This entry was originally posted on November 14, 2009
One of the things that originally attracted me to Hatteras Island was the raw nature of the place. As the son of a meteorologist, I must have had this fascination ingrained in me. Dynamic weather conditions have shaped the Outer Banks for centuries, and this recent northeaster was a prime example.
Forecasters had this one pegged pretty well. There was ample time to prepare, but for those with real estate interests on the Rodanthe oceanfront, all the preparation in the world could not hold back the force of the sea.
I’ve photographed this particular location during storms for decades, and the coastline here has one of the highest erosion rates on the North Carolina coast. The ocean has chipped away storm after storm, year after year. In that time, people have chosen to build dream homes by the sea. Many have fallen victim to the waves, and many linger close by.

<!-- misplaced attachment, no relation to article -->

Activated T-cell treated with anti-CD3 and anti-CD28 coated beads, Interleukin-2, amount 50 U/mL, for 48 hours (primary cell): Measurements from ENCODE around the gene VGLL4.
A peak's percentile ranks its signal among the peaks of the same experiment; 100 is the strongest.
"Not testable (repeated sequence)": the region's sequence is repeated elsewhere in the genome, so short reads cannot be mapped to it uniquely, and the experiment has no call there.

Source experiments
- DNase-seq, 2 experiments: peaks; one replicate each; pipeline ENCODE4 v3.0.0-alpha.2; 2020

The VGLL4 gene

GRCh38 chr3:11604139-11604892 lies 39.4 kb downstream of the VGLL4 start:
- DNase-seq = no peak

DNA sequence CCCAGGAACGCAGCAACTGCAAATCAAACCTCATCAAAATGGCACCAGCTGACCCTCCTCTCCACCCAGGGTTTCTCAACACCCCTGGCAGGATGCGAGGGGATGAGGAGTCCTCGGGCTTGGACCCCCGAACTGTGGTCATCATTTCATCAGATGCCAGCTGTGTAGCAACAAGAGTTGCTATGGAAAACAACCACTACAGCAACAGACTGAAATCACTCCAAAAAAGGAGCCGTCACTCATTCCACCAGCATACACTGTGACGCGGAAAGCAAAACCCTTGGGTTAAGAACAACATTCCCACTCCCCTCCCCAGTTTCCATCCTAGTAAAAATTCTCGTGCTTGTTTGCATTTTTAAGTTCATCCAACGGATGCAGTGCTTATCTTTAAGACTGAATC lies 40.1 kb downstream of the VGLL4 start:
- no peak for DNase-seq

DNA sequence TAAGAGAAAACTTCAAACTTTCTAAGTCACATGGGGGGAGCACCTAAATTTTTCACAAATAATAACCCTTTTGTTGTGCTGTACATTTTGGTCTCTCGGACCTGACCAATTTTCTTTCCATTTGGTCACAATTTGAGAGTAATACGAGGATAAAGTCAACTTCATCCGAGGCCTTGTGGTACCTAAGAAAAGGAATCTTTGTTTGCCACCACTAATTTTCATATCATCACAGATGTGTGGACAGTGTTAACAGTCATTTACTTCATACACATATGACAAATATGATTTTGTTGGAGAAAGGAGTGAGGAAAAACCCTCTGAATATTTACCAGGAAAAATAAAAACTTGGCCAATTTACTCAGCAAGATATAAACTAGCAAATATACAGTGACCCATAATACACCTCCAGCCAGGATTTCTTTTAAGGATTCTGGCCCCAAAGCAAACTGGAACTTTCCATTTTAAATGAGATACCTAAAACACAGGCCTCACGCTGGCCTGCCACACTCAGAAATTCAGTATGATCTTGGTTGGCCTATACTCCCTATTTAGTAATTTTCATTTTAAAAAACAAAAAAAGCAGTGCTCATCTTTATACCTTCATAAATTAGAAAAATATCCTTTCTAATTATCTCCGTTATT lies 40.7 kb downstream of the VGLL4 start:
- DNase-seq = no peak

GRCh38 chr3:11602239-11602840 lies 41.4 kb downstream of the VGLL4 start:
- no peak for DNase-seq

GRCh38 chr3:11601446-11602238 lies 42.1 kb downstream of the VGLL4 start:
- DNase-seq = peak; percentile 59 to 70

Looking north toward Mirlo Beach.
Serendipity on the north end of town, holding on.
Highway 12 at Mirlo Beach facing north.
The infamous S-Curve.
The S-Curve 2 days earlier.
The S-curve one week ago.
Remnants of the S-Curve.
This time the raging sea not only threatened beach houses, but it took a portion of our only roadway connecting us to the mainland. The State of North Carolina has spent millions of dollars trying to keep highway 12 intact. In a couple of spots, NC12 has had to be relocated to the west as previous roadways succumb to the sea. The S-Curve has been moved 3 times since I’ve lived here, but now it’s running out of room.
Stay tuned for further developments!